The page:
That leaves third baseman Jeff Hamilton as the only starter without a loaded resume, but at least he is noteworthy as baseball's only active player with more than 1,000 at-bats--1,111--who has never stolen a base.
"We have the best team I have ever been around, and I'm not just saying that," said pitcher Bob Ojeda, a winter acquisition who played for the 1986 World Series champion New York Mets. "There is absolutely no reason in the world why we can't win (a championship)."
Which is not to say that a few Dodgers still aren't realists.
"Correct me if I'm wrong but the Cincinnati Reds did not all go down in a plane crash, did they?" Belcher said.
Oh yes, the defending World Series champion Reds. The Dodgers know that their 10th-inning, 5-4 victory over Cincinnati in the last week of spring training was a precursor to 18 intense games between the teams this season.
The Dodgers figure they have at least caught the Reds on paper after furiously acquiring talent over the winter with owner Peter O'Malley's riches.
The entire new package, highlighted by Strawberry and Butler and including spring training acquisitions Gary Carter and John Candelaria, cost the Dodgers about $38 million. Whether it will be worth it or not depends on the three H's: Hershiser, hardiness and happiness.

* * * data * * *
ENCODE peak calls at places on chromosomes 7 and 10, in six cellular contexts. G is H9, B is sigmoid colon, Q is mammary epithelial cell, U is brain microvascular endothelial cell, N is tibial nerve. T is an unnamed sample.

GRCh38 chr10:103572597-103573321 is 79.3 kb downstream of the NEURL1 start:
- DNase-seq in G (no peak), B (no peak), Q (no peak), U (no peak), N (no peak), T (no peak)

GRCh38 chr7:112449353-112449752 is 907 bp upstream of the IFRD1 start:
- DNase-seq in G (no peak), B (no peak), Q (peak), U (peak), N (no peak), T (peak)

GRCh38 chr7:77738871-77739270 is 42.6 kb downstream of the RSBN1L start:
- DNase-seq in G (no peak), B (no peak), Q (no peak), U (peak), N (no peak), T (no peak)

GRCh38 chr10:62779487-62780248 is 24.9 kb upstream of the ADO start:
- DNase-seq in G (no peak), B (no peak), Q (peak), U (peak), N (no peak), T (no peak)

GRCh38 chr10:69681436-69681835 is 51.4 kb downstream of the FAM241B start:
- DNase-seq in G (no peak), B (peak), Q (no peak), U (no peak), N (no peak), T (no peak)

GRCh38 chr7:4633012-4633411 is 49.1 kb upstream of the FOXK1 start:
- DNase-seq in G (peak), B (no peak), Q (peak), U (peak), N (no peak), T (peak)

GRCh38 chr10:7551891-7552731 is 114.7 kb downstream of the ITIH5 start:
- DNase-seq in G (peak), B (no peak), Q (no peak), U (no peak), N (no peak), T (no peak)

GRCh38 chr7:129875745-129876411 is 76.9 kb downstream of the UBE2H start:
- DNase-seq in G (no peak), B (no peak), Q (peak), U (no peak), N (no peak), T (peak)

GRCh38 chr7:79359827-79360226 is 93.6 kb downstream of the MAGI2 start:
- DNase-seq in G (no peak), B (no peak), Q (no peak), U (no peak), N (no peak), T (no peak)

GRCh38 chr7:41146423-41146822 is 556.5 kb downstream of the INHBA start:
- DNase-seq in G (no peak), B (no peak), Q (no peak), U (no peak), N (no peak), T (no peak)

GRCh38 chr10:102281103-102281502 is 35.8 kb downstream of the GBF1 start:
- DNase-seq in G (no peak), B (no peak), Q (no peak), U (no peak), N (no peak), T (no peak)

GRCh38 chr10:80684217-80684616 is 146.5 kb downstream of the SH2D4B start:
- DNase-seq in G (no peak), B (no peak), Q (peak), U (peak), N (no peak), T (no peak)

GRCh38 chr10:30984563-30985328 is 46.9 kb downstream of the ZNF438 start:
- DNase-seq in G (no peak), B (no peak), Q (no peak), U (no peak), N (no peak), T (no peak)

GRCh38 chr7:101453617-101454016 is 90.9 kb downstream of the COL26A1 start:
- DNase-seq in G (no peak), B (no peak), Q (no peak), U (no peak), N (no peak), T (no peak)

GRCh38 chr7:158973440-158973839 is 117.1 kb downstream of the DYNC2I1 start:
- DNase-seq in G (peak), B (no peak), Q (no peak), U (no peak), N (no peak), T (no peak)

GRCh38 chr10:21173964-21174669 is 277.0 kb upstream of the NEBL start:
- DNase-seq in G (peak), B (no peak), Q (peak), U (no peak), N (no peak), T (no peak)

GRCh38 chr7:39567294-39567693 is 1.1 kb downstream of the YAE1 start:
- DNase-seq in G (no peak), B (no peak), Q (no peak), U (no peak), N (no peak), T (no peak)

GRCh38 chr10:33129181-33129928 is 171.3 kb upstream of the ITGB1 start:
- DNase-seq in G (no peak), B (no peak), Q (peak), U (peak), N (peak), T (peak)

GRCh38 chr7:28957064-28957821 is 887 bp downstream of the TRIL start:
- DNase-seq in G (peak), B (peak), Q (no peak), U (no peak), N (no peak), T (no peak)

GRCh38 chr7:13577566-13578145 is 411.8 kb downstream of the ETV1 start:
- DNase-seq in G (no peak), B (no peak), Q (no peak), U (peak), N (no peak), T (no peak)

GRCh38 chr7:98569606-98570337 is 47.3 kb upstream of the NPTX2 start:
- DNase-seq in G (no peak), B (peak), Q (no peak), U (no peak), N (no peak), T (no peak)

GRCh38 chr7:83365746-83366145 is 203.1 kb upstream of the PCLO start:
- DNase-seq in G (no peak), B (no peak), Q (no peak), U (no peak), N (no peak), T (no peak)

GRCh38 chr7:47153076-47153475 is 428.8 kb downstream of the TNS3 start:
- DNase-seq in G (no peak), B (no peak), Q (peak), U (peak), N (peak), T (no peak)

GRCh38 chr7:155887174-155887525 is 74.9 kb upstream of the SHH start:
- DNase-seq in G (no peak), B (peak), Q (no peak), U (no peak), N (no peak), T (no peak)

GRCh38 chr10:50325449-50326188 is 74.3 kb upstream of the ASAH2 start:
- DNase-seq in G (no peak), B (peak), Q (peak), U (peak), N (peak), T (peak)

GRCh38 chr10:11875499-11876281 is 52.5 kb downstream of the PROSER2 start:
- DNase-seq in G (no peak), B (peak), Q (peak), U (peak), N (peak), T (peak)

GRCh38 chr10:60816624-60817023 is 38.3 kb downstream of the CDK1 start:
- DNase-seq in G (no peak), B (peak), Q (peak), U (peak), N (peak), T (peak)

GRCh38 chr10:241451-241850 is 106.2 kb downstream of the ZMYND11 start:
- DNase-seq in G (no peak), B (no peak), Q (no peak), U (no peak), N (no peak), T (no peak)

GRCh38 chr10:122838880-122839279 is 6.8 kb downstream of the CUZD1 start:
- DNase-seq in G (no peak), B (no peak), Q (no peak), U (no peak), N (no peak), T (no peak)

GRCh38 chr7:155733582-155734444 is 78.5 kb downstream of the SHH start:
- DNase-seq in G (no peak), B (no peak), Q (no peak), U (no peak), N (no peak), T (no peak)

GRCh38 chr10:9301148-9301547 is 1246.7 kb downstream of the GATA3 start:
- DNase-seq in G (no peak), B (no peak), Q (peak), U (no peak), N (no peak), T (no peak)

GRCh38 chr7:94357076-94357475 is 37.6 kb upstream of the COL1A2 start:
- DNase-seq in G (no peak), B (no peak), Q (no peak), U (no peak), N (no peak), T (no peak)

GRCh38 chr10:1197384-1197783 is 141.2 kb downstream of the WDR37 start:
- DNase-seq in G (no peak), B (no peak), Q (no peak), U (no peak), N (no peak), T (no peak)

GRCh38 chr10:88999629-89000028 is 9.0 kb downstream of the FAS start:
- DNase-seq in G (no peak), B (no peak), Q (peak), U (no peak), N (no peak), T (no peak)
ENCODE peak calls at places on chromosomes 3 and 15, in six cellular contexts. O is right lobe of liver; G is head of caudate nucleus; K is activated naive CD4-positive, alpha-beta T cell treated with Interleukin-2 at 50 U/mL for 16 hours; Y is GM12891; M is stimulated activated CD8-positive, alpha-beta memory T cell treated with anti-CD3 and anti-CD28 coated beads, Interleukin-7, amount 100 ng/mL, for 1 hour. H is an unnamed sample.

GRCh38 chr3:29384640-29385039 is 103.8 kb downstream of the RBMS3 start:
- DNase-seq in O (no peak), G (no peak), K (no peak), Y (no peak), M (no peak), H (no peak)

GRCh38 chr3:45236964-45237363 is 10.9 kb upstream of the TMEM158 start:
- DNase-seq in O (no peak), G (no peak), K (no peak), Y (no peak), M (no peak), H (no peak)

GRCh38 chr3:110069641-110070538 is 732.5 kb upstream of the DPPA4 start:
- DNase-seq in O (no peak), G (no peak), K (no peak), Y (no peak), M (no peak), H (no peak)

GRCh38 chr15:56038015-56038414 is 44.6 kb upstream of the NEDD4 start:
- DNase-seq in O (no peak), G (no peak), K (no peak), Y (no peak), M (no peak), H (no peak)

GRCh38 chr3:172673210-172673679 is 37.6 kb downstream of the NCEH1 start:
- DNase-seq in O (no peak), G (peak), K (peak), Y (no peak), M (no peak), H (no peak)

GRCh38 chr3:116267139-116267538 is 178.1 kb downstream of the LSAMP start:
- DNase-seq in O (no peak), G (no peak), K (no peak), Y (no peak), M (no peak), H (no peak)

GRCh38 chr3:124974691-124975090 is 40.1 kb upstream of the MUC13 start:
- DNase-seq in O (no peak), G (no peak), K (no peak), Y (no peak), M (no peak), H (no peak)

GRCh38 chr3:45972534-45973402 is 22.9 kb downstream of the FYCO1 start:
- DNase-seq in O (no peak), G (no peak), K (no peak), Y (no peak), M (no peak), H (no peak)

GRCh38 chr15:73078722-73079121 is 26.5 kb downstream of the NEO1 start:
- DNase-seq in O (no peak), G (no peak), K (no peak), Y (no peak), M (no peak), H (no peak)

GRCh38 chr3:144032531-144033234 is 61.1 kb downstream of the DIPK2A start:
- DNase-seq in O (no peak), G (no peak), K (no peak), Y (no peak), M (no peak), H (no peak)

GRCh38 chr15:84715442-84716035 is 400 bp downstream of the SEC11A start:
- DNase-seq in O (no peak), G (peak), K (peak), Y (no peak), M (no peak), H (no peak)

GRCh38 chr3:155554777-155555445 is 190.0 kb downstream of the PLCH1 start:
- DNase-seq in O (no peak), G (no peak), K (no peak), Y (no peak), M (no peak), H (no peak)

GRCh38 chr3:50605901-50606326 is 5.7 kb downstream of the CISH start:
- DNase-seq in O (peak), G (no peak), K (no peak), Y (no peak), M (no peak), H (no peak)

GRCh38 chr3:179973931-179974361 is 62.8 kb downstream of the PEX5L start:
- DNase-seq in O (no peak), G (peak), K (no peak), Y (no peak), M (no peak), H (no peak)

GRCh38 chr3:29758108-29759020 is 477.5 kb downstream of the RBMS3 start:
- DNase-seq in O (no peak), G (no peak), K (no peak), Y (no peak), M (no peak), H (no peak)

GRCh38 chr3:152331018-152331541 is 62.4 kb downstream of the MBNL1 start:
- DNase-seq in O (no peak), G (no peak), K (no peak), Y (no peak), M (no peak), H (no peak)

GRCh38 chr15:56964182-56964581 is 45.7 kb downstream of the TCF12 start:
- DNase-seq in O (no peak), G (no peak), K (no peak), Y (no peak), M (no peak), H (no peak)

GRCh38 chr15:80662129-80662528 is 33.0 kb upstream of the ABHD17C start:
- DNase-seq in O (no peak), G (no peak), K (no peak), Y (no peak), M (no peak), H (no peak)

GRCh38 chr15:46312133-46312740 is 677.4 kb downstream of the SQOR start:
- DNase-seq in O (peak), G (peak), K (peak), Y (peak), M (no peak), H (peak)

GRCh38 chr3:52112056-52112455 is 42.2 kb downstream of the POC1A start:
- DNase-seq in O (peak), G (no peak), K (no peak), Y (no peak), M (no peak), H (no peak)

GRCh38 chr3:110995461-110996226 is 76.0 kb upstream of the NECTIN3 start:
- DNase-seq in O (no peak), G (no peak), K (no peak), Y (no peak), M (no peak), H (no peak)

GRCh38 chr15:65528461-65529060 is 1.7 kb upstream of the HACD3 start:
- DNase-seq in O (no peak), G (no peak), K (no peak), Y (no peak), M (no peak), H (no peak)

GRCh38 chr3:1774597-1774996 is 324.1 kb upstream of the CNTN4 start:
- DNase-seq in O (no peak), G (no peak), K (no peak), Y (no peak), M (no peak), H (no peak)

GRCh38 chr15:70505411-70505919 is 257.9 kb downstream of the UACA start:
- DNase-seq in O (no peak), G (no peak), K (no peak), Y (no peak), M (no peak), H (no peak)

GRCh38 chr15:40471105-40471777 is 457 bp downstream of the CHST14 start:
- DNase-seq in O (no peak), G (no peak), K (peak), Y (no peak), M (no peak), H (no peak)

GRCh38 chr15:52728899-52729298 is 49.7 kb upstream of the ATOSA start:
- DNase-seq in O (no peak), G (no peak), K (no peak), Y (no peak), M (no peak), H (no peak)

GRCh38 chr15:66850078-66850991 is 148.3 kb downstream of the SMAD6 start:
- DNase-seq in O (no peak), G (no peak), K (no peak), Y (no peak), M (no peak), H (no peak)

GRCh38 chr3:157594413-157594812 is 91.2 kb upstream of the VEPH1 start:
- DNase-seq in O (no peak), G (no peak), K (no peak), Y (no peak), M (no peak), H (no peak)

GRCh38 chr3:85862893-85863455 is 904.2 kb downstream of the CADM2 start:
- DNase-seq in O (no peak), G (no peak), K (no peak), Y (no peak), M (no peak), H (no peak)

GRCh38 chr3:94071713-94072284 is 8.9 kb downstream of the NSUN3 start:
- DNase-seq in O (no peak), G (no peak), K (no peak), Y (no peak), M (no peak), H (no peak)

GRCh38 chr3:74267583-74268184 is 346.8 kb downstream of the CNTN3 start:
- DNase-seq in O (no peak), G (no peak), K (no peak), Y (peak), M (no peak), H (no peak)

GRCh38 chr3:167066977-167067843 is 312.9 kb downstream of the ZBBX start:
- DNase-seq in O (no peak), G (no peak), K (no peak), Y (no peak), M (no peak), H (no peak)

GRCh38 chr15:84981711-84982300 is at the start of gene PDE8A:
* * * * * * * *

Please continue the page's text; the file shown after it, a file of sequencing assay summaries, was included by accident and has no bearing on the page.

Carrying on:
Many Dodgers are saying they can win the championship without pitcher Orel Hershiser, but they don't yet sound as if they believe it.
Last year, in all likelihood, they would have won it with him. After he underwent reconstructive shoulder surgery April 27, it took three months before one of his replacement starters recorded a victory. And they finished just five games behind the Reds.
The best guess is that Hershiser, who desperately wanted to be the starting pitcher for the home opener April 12, will be ready by May 1.
Nobody knows whether he will return as the same pitcher who stunned the baseball world with near perfection late in the 1988 season. Already, he has made slight changes in his delivery to relieve some strain on the shoulder.
But the Dodgers don't care, they just want him back. In the meantime, they hope replacement starter Mike Morgan stays true to his traditional early season form. Perhaps because he is a tireless worker in the off-season, Morgan has a 3.80 earned-run average in April and May, but a 4.72 ERA the rest of the year.
The rotation will be helped if newcomer Ojeda can pitch as he did in spring training, when he was 4-0 with a 2.17 ERA. And Kevin Gross absolutely must not pitch as he did in spring training. He lost his first four starts and had an 8.18 ERA.
Hardiness Five of the Dodgers' nine opening-day starters are 30 or older. The average age is 31, which is three years older than the average age of the Reds.
The years have left their mark.
Because of his reckless style of play behind the plate, Scioscia constantly sprouts bruises, the size of which shock some teammates when they see him in the clubhouse. There is a reason the Dodgers are keeping two backup catchers, Barry Lyons and Gary Carter, for the first time in a decade.